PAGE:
We have created an object person_1 and assigned sayHi and getContext functions to it. We have also created another method foo just on this object.

In other words person_1 is our this context for these functions.

Scenario 2:

const person_2 = {
  name: "Josh",
  sayHi,
  getContext,
  bar() {
    return "bar";
  }
};

console.log(person_2.sayHi()); // "Hi Josh"
console.log(person_2.getContext()); // "{name: "Josh", sayHi: ƒ, getContext: ƒ, bar: ƒ}"

We have created an object person_2 and assigned sayHi and getContext functions to it. We have also created another method bar just on this object.

In other words person_2 is our this context for these functions.

Difference

You can see that we have called getContext() function on both person_1 and person_2 objects, but the results are different. In scenario 1 we get extra function foo(), in scenario 2 we get extra function bar(). It's because each of the functions have different context, i.e. they have access to different methods.

Unbound function

When function is unbound (has no context), this refers to the global object. However, if the function is executed in strict mode, this will default to undefined.

function testUnboundContext() {
    return this;
}

testUnboundContext(); // Window object in browser / Global object in Node.js

// -- versus

function testUnboundContextStrictMode() {
    "use strict";
    return this;
}

testUnboundContextStrictMode(); // undefined

Execution context

This is probably where the confusion comes from.

Execution context (EC) is defined as the environment in which JavaScript code is executed. By environment I mean the value of this, variables, objects, and functions JavaScript code has access to, constitutes its environment.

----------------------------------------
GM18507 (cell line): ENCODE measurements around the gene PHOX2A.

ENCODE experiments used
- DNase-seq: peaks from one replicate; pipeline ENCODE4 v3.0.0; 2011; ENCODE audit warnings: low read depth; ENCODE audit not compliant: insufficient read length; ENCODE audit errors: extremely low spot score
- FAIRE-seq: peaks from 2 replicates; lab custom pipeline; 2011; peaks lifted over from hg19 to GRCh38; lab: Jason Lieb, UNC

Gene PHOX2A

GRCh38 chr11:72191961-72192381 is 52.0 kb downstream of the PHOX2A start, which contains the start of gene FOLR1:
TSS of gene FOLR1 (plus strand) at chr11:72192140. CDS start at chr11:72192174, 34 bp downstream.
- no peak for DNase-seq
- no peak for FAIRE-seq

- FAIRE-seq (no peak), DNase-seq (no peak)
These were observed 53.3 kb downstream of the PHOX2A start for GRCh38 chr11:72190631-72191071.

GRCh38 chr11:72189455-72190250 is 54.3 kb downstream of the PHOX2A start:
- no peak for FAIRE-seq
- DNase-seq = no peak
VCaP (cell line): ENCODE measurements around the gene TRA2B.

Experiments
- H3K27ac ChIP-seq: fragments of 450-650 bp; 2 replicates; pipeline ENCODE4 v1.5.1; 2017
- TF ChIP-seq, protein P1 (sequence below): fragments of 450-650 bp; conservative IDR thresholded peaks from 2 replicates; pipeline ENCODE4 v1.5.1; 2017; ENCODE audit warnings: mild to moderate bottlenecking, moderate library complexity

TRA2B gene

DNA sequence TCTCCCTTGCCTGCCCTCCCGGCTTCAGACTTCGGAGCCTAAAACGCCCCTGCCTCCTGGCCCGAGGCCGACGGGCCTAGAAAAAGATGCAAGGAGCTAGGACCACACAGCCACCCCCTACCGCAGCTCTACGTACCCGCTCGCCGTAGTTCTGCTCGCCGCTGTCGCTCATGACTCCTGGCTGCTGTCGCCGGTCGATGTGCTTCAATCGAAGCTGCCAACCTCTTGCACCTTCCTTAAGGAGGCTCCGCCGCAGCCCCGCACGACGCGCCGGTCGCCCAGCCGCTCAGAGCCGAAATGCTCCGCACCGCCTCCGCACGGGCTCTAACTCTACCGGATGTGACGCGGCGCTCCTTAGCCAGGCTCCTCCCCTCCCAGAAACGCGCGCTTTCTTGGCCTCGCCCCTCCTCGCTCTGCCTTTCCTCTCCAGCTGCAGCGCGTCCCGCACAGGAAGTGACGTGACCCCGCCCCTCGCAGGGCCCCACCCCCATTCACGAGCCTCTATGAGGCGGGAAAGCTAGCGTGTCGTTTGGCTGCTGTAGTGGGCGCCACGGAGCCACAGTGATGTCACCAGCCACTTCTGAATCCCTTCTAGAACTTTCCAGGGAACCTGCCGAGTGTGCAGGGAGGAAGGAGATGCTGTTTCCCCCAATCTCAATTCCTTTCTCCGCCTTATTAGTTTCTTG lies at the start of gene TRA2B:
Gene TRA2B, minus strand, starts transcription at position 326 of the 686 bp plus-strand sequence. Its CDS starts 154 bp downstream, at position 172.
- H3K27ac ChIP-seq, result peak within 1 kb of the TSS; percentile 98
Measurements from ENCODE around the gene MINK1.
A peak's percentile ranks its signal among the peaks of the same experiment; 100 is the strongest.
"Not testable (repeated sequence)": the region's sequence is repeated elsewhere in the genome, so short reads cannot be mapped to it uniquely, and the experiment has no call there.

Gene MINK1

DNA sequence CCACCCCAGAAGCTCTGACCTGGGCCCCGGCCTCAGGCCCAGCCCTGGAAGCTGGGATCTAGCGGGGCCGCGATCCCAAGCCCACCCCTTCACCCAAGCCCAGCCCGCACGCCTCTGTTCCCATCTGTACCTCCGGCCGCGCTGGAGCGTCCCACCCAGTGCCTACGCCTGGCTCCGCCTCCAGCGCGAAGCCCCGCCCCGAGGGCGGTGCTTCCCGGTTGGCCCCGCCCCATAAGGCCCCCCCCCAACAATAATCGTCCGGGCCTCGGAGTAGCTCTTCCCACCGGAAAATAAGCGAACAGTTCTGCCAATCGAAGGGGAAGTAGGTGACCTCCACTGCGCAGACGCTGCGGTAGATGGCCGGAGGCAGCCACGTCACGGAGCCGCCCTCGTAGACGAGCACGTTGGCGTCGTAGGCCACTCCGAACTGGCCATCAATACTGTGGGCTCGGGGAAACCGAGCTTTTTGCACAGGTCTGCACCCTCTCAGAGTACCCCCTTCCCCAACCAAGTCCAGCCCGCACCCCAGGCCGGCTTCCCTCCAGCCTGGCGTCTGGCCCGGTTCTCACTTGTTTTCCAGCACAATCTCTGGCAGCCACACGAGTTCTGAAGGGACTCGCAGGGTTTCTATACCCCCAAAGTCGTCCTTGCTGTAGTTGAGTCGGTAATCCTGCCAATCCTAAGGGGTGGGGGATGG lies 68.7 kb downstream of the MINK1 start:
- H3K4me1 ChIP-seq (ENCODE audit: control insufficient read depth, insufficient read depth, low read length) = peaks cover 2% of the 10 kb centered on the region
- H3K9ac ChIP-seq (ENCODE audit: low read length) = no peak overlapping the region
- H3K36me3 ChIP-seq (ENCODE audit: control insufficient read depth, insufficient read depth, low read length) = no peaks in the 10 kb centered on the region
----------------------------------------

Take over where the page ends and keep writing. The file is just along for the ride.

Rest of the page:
-- https://hackernoon.com/execution-context-in-javascript-319dd72e8e2c

Execution context is referring not only to value of this, but also to scope, closures, ... The terminology is defined by the ECMAScript specification, so we gotta bear with it.

Call, Apply, Bind

Now this is where things get a little more interesting.

Call a function with different context

Both call and apply methods allow you to call function in any desired context. Both functions expect context as their first argument.

call expects the function arguments to be listed explicitly whereas apply expects the arguments to be passed as an array.

Consider:

function sayHiExtended(greeting = "Hi", sign = "!") {
  return `${greeting} ${this.name}${sign}`;
}

Call

console.log(sayHiExtended.call({ name: 'Greg'}, "Hello", "!!!")) // Hello Greg!!!

Notice we have passed the function arguments explicitly.

Apply

console.log(sayHiExtended.apply({ name: 'Greg'}, ["Hello", "!!!"])) // Hello Greg!!!

Notice we have passed the function arguments as an array.